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Marine Aquaculture

  • By: Karina Benessaiah
  • In: Encyclopedia of Geography
  • Edited by: Barney Warf
  • Subject:General Geography, Earth & Environmental Science

Marine aquaculture refers to the farming of aquatic organisms in coastal or offshore marine environments, involving controlled interventions to increase production by specific groups claiming ownership of the cultivated stock. Marine aquaculture involves the farming of a high diversity of aquatic organisms, including mollusks, crustaceans, fish, and aquatic plants, amounting to 240 reported species in 2004, cultivated in diverse environments (brackish and marine areas), with different technologies (cages, ponds) and a wide spectrum of production systems operated by distinct groups (individuals, cooperatives, corporations) in several regions of the world.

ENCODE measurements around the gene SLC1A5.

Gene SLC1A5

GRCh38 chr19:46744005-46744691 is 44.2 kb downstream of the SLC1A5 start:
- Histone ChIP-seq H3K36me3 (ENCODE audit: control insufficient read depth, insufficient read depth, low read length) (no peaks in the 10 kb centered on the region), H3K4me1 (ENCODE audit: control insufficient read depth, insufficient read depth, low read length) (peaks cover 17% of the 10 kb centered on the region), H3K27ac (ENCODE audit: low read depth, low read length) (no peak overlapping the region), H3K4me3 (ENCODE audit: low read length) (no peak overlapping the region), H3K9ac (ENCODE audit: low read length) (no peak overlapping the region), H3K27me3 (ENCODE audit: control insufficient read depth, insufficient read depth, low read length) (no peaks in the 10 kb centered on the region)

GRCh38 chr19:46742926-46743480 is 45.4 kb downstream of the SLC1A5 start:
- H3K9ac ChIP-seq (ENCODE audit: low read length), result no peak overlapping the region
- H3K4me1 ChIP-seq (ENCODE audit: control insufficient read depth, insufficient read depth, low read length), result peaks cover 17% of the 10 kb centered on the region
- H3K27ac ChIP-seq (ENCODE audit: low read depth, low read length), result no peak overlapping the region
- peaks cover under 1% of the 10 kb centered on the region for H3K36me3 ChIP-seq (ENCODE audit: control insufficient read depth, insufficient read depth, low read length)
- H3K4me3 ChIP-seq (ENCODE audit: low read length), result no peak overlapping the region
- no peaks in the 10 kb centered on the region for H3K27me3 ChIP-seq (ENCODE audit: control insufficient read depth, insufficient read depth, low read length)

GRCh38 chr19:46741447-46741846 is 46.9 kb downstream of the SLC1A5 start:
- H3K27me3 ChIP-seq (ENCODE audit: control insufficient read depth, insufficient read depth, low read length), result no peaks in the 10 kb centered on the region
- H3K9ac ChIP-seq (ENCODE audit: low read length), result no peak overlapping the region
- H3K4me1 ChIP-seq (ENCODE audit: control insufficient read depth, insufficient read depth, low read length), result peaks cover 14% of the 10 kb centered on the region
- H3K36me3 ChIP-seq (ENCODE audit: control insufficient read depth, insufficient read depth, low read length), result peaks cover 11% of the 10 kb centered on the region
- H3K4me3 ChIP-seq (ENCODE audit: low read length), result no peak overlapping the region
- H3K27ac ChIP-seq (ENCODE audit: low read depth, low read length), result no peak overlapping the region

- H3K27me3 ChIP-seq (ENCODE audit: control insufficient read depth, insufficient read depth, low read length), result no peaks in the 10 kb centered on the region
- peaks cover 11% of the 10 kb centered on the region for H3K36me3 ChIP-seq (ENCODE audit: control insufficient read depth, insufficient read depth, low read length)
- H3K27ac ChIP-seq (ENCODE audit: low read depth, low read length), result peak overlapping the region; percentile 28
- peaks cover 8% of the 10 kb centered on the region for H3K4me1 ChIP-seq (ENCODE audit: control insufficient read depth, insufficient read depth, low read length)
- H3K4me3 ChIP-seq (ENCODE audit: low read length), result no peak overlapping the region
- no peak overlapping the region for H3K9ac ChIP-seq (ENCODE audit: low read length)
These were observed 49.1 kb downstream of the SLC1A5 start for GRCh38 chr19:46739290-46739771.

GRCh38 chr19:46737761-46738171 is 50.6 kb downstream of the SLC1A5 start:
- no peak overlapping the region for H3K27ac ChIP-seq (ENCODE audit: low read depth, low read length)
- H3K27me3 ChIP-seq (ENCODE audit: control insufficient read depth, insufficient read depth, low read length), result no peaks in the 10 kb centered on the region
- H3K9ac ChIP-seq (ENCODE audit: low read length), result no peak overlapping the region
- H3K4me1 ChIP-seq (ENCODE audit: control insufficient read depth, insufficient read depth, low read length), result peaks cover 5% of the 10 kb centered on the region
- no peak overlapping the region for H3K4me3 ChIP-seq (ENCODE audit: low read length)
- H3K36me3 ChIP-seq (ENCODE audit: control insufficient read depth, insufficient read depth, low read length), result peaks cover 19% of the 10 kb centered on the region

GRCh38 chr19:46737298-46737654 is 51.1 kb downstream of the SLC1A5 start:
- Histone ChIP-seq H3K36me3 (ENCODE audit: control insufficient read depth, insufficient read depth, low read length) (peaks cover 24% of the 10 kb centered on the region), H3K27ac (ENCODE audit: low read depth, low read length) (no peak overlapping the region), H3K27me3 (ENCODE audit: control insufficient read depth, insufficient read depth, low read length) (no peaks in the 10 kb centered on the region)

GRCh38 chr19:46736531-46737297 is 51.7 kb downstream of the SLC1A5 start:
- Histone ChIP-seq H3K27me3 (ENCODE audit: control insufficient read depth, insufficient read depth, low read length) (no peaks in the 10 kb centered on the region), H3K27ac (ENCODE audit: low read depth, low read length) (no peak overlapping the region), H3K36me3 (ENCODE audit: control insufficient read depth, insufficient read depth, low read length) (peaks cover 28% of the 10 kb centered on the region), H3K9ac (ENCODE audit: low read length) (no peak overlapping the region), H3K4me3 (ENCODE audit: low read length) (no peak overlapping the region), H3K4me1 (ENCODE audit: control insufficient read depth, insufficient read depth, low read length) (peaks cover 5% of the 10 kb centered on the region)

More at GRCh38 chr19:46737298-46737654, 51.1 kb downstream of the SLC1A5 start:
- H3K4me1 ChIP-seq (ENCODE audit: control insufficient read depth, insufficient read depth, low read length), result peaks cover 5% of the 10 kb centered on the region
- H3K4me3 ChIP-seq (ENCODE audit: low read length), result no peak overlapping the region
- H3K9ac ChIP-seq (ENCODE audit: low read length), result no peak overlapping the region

Production and Distribution

Marine aquaculture has been practiced for millennia, especially in Asian cultures, but it has grown exponentially since the 1980s in response to a widespread decline of the world's fisheries and increased consumption of aquatic species ...

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